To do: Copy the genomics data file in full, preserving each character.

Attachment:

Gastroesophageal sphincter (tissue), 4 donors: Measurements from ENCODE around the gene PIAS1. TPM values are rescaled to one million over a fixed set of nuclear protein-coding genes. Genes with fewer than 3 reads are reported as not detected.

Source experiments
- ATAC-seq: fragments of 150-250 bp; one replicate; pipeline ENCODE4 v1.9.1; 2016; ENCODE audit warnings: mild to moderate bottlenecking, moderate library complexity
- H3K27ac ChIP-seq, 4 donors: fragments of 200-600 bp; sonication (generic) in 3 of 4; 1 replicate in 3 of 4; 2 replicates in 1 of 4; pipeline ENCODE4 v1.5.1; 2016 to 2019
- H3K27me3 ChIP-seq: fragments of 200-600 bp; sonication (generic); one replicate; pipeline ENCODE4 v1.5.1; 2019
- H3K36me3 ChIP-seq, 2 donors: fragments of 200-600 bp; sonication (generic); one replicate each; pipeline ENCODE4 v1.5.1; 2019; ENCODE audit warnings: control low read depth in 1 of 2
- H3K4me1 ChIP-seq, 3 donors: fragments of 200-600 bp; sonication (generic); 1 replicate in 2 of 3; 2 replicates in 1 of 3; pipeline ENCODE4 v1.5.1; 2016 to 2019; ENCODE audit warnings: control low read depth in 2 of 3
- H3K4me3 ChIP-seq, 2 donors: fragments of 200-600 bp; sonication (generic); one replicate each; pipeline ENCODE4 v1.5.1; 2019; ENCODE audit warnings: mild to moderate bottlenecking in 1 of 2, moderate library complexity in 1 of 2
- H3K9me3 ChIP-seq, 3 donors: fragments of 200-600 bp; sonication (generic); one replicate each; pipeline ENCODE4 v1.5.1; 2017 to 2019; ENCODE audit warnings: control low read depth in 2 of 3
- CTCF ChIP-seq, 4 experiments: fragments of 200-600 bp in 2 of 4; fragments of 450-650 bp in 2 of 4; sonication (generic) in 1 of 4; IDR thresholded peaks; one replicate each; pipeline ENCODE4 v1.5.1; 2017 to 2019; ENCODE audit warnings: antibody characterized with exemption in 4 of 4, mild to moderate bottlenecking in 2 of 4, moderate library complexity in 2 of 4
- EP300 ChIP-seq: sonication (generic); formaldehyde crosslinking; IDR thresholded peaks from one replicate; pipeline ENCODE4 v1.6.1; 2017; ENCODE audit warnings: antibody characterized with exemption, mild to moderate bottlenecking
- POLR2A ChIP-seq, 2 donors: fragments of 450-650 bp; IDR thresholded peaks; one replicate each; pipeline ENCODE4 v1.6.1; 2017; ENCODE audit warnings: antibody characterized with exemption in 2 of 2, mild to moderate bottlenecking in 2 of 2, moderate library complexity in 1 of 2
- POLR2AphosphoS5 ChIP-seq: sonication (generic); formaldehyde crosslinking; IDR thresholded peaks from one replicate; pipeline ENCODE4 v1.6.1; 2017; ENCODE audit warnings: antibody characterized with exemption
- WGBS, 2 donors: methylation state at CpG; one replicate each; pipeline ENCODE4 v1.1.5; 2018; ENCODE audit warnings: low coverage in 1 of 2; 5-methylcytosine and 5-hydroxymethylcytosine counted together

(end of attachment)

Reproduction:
Gastroesophageal sphincter (tissue), 4 donors: Measurements from ENCODE around the gene PIAS1. TPM values are rescaled to one million over a fixed set of nuclear protein-coding genes. Genes with fewer than 3 reads are reported as not detected.

Source experiments
- ATAC-seq: fragments of 150-250 bp; one replicate; pipeline ENCODE4 v1.9.1; 2016; ENCODE audit warnings: mild to moderate bottlenecking, moderate library complexity
- H3K27ac ChIP-seq, 4 donors: fragments of 200-600 bp; sonication (generic) in 3 of 4; 1 replicate in 3 of 4; 2 replicates in 1 of 4; pipeline ENCODE4 v1.5.1; 2016 to 2019
- H3K27me3 ChIP-seq: fragments of 200-600 bp; sonication (generic); one replicate; pipeline ENCODE4 v1.5.1; 2019
- H3K36me3 ChIP-seq, 2 donors: fragments of 200-600 bp; sonication (generic); one replicate each; pipeline ENCODE4 v1.5.1; 2019; ENCODE audit warnings: control low read depth in 1 of 2
- H3K4me1 ChIP-seq, 3 donors: fragments of 200-600 bp; sonication (generic); 1 replicate in 2 of 3; 2 replicates in 1 of 3; pipeline ENCODE4 v1.5.1; 2016 to 2019; ENCODE audit warnings: control low read depth in 2 of 3
- H3K4me3 ChIP-seq, 2 donors: fragments of 200-600 bp; sonication (generic); one replicate each; pipeline ENCODE4 v1.5.1; 2019; ENCODE audit warnings: mild to moderate bottlenecking in 1 of 2, moderate library complexity in 1 of 2
- H3K9me3 ChIP-seq, 3 donors: fragments of 200-600 bp; sonication (generic); one replicate each; pipeline ENCODE4 v1.5.1; 2017 to 2019; ENCODE audit warnings: control low read depth in 2 of 3
- CTCF ChIP-seq, 4 experiments: fragments of 200-600 bp in 2 of 4; fragments of 450-650 bp in 2 of 4; sonication (generic) in 1 of 4; IDR thresholded peaks; one replicate each; pipeline ENCODE4 v1.5.1; 2017 to 2019; ENCODE audit warnings: antibody characterized with exemption in 4 of 4, mild to moderate bottlenecking in 2 of 4, moderate library complexity in 2 of 4
- EP300 ChIP-seq: sonication (generic); formaldehyde crosslinking; IDR thresholded peaks from one replicate; pipeline ENCODE4 v1.6.1; 2017; ENCODE audit warnings: antibody characterized with exemption, mild to moderate bottlenecking
- POLR2A ChIP-seq, 2 donors: fragments of 450-650 bp; IDR thresholded peaks; one replicate each; pipeline ENCODE4 v1.6.1; 2017; ENCODE audit warnings: antibody characterized with exemption in 2 of 2, mild to moderate bottlenecking in 2 of 2, moderate library complexity in 1 of 2
- POLR2AphosphoS5 ChIP-seq: sonication (generic); formaldehyde crosslinking; IDR thresholded peaks from one replicate; pipeline ENCODE4 v1.6.1; 2017; ENCODE audit warnings: antibody characterized with exemption
- WGBS, 2 donors: methylation state at CpG; one replicate each; pipeline ENCODE4 v1.1.5; 2018; ENCODE audit warnings: low coverage in 1 of 2; 5-methylcytosine and 5-hydroxymethylcytosine counted together